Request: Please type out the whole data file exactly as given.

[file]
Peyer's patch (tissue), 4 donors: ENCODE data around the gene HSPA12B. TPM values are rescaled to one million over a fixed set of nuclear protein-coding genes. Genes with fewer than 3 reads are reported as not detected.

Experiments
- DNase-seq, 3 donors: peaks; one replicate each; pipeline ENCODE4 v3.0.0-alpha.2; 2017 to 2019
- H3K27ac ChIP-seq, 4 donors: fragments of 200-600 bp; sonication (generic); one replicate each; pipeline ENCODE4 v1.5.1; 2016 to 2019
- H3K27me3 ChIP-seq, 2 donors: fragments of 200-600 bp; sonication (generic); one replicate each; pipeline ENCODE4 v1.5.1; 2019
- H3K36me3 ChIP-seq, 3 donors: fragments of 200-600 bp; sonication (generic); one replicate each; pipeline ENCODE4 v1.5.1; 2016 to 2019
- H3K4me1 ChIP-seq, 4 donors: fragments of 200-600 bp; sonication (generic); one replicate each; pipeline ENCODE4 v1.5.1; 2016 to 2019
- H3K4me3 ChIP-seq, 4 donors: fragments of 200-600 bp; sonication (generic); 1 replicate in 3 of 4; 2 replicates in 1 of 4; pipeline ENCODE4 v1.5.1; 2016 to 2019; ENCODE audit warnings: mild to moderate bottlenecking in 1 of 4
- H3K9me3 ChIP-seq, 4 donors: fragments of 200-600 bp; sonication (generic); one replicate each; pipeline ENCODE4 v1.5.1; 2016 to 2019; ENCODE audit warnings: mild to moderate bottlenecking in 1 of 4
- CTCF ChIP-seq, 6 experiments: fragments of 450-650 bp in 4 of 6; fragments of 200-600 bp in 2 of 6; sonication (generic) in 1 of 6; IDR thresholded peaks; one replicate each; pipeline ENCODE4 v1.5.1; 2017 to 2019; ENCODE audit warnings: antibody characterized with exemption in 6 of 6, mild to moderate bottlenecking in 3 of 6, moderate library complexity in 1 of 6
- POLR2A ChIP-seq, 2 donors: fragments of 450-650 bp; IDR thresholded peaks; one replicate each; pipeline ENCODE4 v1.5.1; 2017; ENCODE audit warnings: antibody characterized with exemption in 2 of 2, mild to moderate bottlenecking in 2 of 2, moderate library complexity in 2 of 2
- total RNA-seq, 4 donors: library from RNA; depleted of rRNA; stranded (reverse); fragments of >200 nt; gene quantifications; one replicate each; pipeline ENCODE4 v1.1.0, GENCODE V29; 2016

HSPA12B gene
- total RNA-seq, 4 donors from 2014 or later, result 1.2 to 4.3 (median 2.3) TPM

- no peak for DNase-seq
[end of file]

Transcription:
Peyer's patch (tissue), 4 donors: ENCODE data around the gene HSPA12B. TPM values are rescaled to one million over a fixed set of nuclear protein-coding genes. Genes with fewer than 3 reads are reported as not detected.

Experiments
- DNase-seq, 3 donors: peaks; one replicate each; pipeline ENCODE4 v3.0.0-alpha.2; 2017 to 2019
- H3K27ac ChIP-seq, 4 donors: fragments of 200-600 bp; sonication (generic); one replicate each; pipeline ENCODE4 v1.5.1; 2016 to 2019
- H3K27me3 ChIP-seq, 2 donors: fragments of 200-600 bp; sonication (generic); one replicate each; pipeline ENCODE4 v1.5.1; 2019
- H3K36me3 ChIP-seq, 3 donors: fragments of 200-600 bp; sonication (generic); one replicate each; pipeline ENCODE4 v1.5.1; 2016 to 2019
- H3K4me1 ChIP-seq, 4 donors: fragments of 200-600 bp; sonication (generic); one replicate each; pipeline ENCODE4 v1.5.1; 2016 to 2019
- H3K4me3 ChIP-seq, 4 donors: fragments of 200-600 bp; sonication (generic); 1 replicate in 3 of 4; 2 replicates in 1 of 4; pipeline ENCODE4 v1.5.1; 2016 to 2019; ENCODE audit warnings: mild to moderate bottlenecking in 1 of 4
- H3K9me3 ChIP-seq, 4 donors: fragments of 200-600 bp; sonication (generic); one replicate each; pipeline ENCODE4 v1.5.1; 2016 to 2019; ENCODE audit warnings: mild to moderate bottlenecking in 1 of 4
- CTCF ChIP-seq, 6 experiments: fragments of 450-650 bp in 4 of 6; fragments of 200-600 bp in 2 of 6; sonication (generic) in 1 of 6; IDR thresholded peaks; one replicate each; pipeline ENCODE4 v1.5.1; 2017 to 2019; ENCODE audit warnings: antibody characterized with exemption in 6 of 6, mild to moderate bottlenecking in 3 of 6, moderate library complexity in 1 of 6
- POLR2A ChIP-seq, 2 donors: fragments of 450-650 bp; IDR thresholded peaks; one replicate each; pipeline ENCODE4 v1.5.1; 2017; ENCODE audit warnings: antibody characterized with exemption in 2 of 2, mild to moderate bottlenecking in 2 of 2, moderate library complexity in 2 of 2
- total RNA-seq, 4 donors: library from RNA; depleted of rRNA; stranded (reverse); fragments of >200 nt; gene quantifications; one replicate each; pipeline ENCODE4 v1.1.0, GENCODE V29; 2016

HSPA12B gene
- total RNA-seq, 4 donors from 2014 or later, result 1.2 to 4.3 (median 2.3) TPM

- no peak for DNase-seq